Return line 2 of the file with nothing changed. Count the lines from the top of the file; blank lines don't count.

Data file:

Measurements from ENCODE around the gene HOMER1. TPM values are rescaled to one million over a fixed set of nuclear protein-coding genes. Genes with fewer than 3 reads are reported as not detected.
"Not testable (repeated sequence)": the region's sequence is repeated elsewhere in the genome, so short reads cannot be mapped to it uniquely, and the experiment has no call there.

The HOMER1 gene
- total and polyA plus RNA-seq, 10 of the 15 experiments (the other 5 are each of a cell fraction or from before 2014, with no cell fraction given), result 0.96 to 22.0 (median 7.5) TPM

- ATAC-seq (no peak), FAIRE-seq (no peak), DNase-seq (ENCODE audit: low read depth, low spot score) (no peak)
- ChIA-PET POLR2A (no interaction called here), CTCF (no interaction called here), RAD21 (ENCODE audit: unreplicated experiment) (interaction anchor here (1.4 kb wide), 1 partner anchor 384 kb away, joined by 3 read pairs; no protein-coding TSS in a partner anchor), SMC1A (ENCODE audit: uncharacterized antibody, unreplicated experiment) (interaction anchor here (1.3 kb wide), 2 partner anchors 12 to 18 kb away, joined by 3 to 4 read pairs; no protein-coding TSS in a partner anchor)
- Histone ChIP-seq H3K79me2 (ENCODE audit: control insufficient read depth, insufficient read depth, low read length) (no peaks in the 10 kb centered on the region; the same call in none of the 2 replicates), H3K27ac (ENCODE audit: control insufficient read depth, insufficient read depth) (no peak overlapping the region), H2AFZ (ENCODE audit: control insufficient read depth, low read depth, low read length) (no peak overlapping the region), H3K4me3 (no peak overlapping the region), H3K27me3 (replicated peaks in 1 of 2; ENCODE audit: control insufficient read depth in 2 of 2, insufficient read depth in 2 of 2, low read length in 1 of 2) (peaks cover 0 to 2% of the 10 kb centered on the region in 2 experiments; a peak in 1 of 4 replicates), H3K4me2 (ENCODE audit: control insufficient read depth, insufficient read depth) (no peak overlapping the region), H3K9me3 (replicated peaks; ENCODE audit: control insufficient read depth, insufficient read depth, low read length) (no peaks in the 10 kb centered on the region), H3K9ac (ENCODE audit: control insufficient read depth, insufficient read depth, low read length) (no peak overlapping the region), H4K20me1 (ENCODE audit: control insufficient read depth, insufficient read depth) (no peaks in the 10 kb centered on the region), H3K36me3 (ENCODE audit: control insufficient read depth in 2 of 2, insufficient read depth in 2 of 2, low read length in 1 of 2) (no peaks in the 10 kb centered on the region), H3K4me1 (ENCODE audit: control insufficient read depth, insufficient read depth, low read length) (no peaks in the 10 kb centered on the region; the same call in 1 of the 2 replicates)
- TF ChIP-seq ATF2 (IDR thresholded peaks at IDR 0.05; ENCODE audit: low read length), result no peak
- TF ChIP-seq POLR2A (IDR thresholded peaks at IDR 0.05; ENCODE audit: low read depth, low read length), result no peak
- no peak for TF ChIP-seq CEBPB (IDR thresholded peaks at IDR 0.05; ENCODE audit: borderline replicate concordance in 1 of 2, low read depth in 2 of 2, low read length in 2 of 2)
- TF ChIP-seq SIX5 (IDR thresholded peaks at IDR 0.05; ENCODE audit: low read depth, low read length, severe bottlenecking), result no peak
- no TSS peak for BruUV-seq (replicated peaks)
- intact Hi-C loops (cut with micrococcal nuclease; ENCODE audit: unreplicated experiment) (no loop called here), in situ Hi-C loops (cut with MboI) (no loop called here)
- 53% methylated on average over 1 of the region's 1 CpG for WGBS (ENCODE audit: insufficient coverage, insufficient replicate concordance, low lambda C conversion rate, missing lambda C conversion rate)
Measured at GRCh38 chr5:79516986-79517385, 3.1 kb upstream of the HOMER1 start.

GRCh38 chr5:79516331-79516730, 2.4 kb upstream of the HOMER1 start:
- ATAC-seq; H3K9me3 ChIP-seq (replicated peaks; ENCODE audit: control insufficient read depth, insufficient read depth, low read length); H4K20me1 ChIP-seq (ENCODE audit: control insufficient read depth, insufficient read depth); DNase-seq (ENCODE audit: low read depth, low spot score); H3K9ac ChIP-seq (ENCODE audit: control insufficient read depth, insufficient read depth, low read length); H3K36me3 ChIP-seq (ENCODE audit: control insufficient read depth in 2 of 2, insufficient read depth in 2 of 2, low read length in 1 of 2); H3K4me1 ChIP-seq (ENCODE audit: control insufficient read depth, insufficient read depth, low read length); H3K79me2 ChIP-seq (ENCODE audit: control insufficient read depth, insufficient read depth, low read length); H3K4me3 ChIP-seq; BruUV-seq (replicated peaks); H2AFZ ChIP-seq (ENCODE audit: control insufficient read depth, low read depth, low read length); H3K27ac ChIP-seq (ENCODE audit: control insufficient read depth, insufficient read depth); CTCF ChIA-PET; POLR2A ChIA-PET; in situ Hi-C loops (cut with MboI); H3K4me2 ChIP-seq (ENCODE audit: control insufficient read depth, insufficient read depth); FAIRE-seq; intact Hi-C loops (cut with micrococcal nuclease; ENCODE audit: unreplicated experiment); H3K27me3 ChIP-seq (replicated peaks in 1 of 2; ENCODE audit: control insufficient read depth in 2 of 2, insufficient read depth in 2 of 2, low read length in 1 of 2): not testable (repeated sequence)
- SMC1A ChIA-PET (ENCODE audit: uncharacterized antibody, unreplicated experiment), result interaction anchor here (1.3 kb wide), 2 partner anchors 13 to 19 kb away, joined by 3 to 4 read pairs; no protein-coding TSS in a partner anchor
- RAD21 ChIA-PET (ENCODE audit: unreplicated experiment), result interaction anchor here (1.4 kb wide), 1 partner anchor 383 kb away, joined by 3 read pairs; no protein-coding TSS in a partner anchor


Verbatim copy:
"Not testable (repeated sequence)": the region's sequence is repeated elsewhere in the genome, so short reads cannot be mapped to it uniquely, and the experiment has no call there.